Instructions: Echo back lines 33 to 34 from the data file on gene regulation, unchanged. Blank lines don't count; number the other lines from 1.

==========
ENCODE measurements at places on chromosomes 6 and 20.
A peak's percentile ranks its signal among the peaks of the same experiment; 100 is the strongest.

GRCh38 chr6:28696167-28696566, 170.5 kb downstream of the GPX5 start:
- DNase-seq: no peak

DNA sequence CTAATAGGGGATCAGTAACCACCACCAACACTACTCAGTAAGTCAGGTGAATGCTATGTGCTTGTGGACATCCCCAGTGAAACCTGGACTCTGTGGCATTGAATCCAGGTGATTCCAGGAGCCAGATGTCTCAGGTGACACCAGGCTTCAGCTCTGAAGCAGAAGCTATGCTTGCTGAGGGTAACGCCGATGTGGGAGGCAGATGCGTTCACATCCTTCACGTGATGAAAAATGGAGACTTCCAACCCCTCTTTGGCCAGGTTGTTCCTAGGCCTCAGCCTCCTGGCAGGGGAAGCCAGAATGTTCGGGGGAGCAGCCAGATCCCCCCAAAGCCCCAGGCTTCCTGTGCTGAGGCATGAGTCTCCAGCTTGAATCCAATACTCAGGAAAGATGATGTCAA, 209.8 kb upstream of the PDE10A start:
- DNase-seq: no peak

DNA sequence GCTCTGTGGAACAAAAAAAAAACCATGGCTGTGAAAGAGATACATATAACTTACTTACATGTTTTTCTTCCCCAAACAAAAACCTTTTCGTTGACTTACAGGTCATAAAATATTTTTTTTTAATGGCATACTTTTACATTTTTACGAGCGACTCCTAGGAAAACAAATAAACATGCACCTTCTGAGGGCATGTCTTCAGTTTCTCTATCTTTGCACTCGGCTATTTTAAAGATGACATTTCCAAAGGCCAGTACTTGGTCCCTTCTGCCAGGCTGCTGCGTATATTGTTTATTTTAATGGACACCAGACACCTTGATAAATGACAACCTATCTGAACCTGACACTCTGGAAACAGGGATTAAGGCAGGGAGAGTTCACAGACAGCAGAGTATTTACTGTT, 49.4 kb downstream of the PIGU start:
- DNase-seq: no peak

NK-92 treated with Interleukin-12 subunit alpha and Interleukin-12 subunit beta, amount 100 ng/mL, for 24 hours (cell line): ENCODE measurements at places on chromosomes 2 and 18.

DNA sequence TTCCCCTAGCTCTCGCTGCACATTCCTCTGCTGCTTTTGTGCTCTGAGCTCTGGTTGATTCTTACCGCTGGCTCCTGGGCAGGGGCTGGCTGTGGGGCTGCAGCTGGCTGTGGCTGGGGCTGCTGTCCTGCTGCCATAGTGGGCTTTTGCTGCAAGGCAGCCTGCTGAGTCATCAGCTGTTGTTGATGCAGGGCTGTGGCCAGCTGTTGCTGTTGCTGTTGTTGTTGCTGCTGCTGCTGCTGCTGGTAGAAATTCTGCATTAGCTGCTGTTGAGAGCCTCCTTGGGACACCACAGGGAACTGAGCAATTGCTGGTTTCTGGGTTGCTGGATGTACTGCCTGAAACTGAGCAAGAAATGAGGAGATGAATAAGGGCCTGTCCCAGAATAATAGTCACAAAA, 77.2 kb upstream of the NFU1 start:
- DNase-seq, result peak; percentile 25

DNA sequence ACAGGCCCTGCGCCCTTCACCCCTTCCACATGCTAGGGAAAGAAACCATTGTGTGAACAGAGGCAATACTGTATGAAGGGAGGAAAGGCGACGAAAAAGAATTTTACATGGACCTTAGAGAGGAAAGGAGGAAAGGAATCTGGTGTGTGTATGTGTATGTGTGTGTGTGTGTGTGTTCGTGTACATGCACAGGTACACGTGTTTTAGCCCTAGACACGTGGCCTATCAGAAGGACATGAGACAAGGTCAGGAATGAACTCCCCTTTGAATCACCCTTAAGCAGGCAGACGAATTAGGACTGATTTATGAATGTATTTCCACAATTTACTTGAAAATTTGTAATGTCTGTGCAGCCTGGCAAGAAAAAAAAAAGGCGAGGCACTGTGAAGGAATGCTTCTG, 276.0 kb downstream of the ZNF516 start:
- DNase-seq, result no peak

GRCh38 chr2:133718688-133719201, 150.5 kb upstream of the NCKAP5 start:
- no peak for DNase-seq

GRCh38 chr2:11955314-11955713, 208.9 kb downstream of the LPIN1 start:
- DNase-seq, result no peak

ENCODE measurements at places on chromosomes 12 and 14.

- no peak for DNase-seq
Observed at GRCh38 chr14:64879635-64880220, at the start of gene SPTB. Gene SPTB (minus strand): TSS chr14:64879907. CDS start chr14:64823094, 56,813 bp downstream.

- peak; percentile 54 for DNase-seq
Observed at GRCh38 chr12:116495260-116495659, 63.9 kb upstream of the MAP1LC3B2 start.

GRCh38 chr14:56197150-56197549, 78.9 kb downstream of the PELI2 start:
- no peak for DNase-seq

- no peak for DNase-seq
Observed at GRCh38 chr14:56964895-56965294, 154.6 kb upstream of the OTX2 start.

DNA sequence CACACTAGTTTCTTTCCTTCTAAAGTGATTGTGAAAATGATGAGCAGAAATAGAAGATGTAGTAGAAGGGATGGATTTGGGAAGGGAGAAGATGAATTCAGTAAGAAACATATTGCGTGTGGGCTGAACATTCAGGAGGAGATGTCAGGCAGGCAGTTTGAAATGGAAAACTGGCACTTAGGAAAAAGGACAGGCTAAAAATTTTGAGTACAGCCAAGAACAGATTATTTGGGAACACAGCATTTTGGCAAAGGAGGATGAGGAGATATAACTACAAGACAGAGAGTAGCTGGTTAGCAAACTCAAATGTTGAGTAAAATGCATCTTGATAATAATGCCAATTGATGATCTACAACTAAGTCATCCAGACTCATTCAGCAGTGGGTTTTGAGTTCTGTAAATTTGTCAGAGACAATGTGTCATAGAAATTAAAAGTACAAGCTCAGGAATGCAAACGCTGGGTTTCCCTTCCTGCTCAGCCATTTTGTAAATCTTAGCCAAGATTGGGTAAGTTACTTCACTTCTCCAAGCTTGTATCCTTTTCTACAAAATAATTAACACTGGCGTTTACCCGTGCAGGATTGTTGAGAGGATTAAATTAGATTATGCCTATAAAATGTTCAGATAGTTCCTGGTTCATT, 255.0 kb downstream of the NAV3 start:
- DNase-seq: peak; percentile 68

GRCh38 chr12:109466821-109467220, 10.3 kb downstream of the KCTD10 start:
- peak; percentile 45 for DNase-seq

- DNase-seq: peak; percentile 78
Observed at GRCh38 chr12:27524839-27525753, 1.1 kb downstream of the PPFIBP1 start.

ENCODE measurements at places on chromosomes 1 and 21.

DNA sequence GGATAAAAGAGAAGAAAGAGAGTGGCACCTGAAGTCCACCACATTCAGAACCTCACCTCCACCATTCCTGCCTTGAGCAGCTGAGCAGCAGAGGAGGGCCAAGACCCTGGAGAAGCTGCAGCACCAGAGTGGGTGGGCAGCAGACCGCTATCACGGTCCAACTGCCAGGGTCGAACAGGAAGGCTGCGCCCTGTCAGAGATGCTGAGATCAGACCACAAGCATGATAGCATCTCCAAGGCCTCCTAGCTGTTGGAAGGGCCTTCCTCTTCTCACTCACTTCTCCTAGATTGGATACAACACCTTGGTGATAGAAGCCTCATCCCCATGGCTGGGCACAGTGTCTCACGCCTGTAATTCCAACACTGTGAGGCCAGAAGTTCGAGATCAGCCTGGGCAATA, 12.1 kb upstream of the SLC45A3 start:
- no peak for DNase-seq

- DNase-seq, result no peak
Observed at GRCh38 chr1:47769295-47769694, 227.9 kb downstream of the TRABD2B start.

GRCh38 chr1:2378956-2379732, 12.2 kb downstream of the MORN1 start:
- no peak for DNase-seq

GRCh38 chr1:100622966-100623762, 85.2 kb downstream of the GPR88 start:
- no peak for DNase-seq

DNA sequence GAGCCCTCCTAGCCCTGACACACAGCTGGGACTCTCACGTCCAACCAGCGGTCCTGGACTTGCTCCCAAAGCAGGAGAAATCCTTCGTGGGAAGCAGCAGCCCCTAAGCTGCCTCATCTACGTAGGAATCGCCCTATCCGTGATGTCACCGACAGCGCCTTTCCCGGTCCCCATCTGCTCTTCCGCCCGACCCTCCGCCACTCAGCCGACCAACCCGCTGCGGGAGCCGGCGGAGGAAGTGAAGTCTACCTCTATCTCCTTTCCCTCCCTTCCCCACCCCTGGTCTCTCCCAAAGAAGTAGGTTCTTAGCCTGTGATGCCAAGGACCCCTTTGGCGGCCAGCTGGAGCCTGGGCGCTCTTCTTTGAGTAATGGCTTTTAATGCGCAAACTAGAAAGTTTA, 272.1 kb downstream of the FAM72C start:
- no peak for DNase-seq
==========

ENCODE measurements at places on chromosomes 1 and 21.

DNA sequence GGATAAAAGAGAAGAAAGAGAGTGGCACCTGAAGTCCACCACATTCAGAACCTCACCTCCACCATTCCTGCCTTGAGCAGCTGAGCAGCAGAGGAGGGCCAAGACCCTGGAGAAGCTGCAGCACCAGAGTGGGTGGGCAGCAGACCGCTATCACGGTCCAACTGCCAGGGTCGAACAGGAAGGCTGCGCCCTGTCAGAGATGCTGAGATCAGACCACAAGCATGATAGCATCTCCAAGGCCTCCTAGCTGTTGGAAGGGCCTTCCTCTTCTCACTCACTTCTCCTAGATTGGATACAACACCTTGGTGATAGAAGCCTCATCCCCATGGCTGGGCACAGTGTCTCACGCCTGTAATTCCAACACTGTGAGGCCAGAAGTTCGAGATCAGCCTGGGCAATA, 12.1 kb upstream of the SLC45A3 start: